1921
Volume 100, Issue 4
  • ISSN: 0002-9637
  • E-ISSN: 1476-1645

Abstract

Abstract.

Since 2010, the WHO has recommended that clinical decision-making for malaria case management be performed based on the results of a parasitological test result. Between 2015 and 2017, the U.S. President’s Malaria Initiative–funded MalariaCare project supported the implementation of this practice in eight sub-Saharan African countries through 5,382 outreach training and supportive supervision visits to 3,563 health facilities. During these visits, trained government supervisors used a 25-point checklist to observe clinicians’ performance in outpatient departments, and then provided structured mentoring and action planning. At baseline, more than 90% of facilities demonstrated a good understanding of WHO recommendations—when tests should be ordered, using test results to develop an accurate final diagnosis, severity assessment, and providing the correct prescription. However, significant deficits were found in history taking, conducting a physical examination, and communicating with patients and their caregivers. After three visits, worker performance demonstrated steady improvement—in particular, with checking for factors associated with increased morbidity and mortality: one sign of severe malaria (72.9–85.5%), pregnancy (81.1–87.4%), and anemia (77.2–86.4%). A regression analysis predicted an overall improvement in clinical performance of 6.3% ( < 0.001) by the third visit. These findings indicate that in most health facilities, there is good baseline knowledge on the processes of quality clinical management, but further training and on-site mentoring are needed to improve the clinical interaction that focuses on second-order decision-making, such as severity of illness, management of non-malarial fever, and completing the patient–provider communication loop.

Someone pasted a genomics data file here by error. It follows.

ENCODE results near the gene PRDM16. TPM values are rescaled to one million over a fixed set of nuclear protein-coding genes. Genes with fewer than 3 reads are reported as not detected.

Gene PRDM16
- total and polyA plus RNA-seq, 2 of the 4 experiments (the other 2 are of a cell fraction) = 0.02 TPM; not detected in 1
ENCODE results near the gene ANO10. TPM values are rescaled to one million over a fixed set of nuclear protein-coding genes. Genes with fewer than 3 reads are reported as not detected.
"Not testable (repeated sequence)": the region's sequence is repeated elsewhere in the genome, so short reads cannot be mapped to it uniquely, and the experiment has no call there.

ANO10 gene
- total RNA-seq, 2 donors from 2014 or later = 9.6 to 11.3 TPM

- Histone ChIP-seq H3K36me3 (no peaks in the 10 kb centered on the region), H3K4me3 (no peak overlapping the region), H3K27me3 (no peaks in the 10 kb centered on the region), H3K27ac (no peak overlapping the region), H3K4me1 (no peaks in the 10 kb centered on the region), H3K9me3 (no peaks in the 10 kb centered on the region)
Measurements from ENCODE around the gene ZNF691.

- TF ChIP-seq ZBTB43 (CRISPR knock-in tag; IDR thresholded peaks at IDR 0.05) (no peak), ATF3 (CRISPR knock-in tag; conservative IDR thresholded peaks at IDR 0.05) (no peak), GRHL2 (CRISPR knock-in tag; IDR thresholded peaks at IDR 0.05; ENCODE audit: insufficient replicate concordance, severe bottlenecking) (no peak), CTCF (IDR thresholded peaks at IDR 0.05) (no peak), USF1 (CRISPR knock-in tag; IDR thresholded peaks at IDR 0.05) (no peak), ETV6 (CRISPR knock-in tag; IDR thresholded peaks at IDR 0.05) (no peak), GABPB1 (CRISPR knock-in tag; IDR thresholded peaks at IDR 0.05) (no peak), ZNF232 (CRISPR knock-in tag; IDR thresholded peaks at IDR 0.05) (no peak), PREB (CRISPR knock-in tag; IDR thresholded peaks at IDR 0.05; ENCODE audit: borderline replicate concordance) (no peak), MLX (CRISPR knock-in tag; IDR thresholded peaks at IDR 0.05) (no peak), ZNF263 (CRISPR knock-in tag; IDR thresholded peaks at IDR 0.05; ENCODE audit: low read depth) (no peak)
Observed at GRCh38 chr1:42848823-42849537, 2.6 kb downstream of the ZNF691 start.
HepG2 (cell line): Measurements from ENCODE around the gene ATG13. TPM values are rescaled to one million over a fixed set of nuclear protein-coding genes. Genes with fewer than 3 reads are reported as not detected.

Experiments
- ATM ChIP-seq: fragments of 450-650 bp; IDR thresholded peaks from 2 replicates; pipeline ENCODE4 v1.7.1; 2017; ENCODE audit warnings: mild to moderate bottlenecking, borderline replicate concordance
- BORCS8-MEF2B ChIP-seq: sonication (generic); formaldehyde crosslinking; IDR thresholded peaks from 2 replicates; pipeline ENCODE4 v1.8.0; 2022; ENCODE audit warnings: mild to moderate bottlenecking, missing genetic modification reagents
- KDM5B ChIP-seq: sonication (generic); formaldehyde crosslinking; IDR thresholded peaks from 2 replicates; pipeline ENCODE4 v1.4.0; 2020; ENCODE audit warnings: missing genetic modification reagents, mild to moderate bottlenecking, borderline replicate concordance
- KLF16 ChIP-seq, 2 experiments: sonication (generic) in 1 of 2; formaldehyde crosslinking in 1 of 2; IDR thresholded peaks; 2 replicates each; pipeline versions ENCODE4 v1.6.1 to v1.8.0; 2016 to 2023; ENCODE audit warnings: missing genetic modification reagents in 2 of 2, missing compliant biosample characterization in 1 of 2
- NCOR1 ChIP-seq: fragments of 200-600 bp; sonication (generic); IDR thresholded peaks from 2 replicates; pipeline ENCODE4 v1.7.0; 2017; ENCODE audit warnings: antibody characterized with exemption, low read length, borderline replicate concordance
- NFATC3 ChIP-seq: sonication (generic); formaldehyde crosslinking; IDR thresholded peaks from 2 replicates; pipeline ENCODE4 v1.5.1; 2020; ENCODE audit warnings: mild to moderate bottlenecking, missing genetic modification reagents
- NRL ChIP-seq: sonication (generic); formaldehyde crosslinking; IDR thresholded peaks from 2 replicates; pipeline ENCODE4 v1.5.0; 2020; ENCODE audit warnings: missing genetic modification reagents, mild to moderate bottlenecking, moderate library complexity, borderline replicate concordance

Loading

Article metrics loading...

The graphs shown below represent data from March 2017
/content/journals/10.4269/ajtmh.18-0365
2019-02-19
2020-09-23
Loading full text...

Full text loading...

/deliver/fulltext/14761645/100/4/tpmd180365.html?itemId=/content/journals/10.4269/ajtmh.18-0365&mimeType=html&fmt=ahah

References

  1. Mahende C, Ngasala B, Lusingu J, Butichi A, Lushino P, Lemnge M, Premji Z, 2014. Aetiology of acute febrile episodes in children attending Korogwe district hospital in north-eastern Tanzania. PLoS One 9: e104197.
    [Google Scholar]
  2. D’Acremont V, Kilowoko M, Kyungu E, Philipina S, Sangu W, Kahama-Maro J, Lengeler C, Cherpillod P, Kaiser L, Genton B, 2014. Beyond malaria—causes of fever in outpatient Tanzanian children. N Engl J Med 370: 809817.
    [Google Scholar]
  3. D’Acremont V, Lengeler C, Genton B, 2010. Reduction in the proportion of fevers associated with Plasmodium falciparum parasitaemia in Africa: a systematic review. Malar J 9: 240.
    [Google Scholar]
  4. Hertz JT, Munishi OM, Sharp JP, Reddy EA, Crump JA, 2013. Comparing actual and perceived causes of fever among community members in a low malaria transmission setting in northern Tanzania. Trop Med Int Heal 18: 14061415.
    [Google Scholar]
  5. Brent AJ, Ahmed I, Ndiritu M, Lewa P, Ngetsa C, Lowe B, Bauni E, English M, Berkley JA, Scott JAG, 2006. Incidence of clinically significant bacteraemia in children who present to hospital in Kenya: community-based observational study. Lancet 367: 482488.
    [Google Scholar]
  6. O’Dempsey TJD, McArdle TF, Laurence BE, Todd JE, Greenwood BM, Lamont AC, 1993. Overlap in the clinical features of pneumonia and malaria in African children. Trans R Soc Trop Med Hyg 87: 662665.
    [Google Scholar]
  7. Eliades MJ, Alombah F, Wun J, Burnett S, Martin T, Kutumbakana S, Dena R, Saye R, Lim P, Hamilton P, 2019. Perspectives on implementation consiederations and costs of malaria case management supportive supervision. Am J Trop Med Hyg 100: 861867.
    [Google Scholar]
  8. Namagembe A et al., 2012. Improved clinical and laboratory skills after team-based, malaria case management training of health care professionals in Uganda. Malaria J 11: 44.